Every day the sun rises. If every day, a large group of people make it their life's work to insist that the sun doesn't rise every day and no one bothers to refute it, despite the fact that sun rises every day, you will find public opinion registering the belief that it doesn't. It may be a very small number, but you will find it in the polling. If the one group continues to insist for years that the sun doesn't rise every day, and the other side continues to greet that claim with silence, you will see that small number rise in consecutive polls.
That's not because people are stupid or because people are dumb. Most people are very busy with their lives, children, job, school, just surviving, whatever. And if they try to follow what's going on in the limited amount time that they can devote to 'current events' and political 'discussions' but all they hear is one side, it doesn't matter what that one side says, a number of people will accept it as truth.
That will happen because it is repeated over and over. Joseph Goebbels was a Nazi which means he was an idiot. People praise him or cite him for his assertion: "If you tell a lie big enough and keep repeating it, people will eventually come to believe it. The lie can be maintained only for such time as the State can shield the people from the political, economic and/or military consequences of the lie. It thus becomes vitally important for the State to use all of its powers to repress dissent, for the truth is the mortal enemy of the lie, and thus by extension, the truth is the greatest enemy of the State." Let's just deal with the first sentence. (And I'm talking about what an idiot Goebbels is here. I'm not comparing War Hawks on Iraq to Goebbels. I don't generally make Nazi comparisons as a rule.) "If you tell a lie big enough and keep repeating it, people will eventually come to believe it." Goebbels didn't do the work required.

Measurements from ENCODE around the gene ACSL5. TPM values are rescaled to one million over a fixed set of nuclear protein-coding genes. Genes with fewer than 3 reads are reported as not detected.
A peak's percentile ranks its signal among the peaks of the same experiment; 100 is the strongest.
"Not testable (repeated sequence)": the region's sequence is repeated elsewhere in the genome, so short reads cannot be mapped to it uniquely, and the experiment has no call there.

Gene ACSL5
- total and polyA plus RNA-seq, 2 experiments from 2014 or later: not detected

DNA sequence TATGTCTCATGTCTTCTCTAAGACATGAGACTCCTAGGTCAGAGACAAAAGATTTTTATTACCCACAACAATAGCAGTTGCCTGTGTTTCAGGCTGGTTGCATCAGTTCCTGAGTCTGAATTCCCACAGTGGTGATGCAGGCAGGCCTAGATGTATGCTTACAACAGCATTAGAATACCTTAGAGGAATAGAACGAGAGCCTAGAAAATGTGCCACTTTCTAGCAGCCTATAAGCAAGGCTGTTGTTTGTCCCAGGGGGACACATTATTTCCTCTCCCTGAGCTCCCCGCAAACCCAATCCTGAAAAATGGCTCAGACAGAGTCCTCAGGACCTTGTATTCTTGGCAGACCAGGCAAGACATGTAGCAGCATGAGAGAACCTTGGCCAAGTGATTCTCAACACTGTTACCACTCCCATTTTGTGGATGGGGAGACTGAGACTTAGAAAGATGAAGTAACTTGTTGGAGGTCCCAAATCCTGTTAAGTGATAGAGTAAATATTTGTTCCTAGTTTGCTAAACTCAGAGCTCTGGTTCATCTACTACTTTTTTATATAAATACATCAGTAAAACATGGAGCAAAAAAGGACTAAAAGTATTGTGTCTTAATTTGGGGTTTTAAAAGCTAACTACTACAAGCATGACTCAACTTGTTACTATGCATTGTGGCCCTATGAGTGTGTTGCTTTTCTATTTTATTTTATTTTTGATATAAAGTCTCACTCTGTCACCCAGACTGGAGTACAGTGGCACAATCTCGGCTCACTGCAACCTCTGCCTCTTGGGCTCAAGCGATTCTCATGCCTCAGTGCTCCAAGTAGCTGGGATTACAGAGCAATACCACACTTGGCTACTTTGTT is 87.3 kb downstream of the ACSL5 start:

It's not telling a lie or spin that helps it succeed. It's this taking place in a vaccuum with other opinions absent. Not because of fear. There is no fear today in the United States that if you call the Iraq War a mistake you will end up harmed or punished or shunned or whatever. There's no liability, there's no loss or potential loss at present.
The lie succeeds not just because it's being repeated and not because the government suppressing truth but because those of us who know the Iraq War was wrong are silencing ourselves.
That example of the rising sun? People have limited time. It's not just that they hear, via the media, the claim that the sun doesn't rise every day. It's also that they're media trained. Meaning, in the US we expect that truth is presented as fact. Truth requires nothing but to be said. Media training in the US tells us that 'controversial' or 'disputed' issues require balance. So when the only one speaking is from one side, to the average American media consumer, that person must be speaking the truth because no one's there objecting. Surely, if this person claiming that the sun didn't rise every day was wrong or even just potentially wrong, there would be another voice and it would point out that the person was wrong.
Media training in the US, and we're all trained in it regardless of rejection, embrace or indifference, allows revisionary history to take root when one side falls into silence.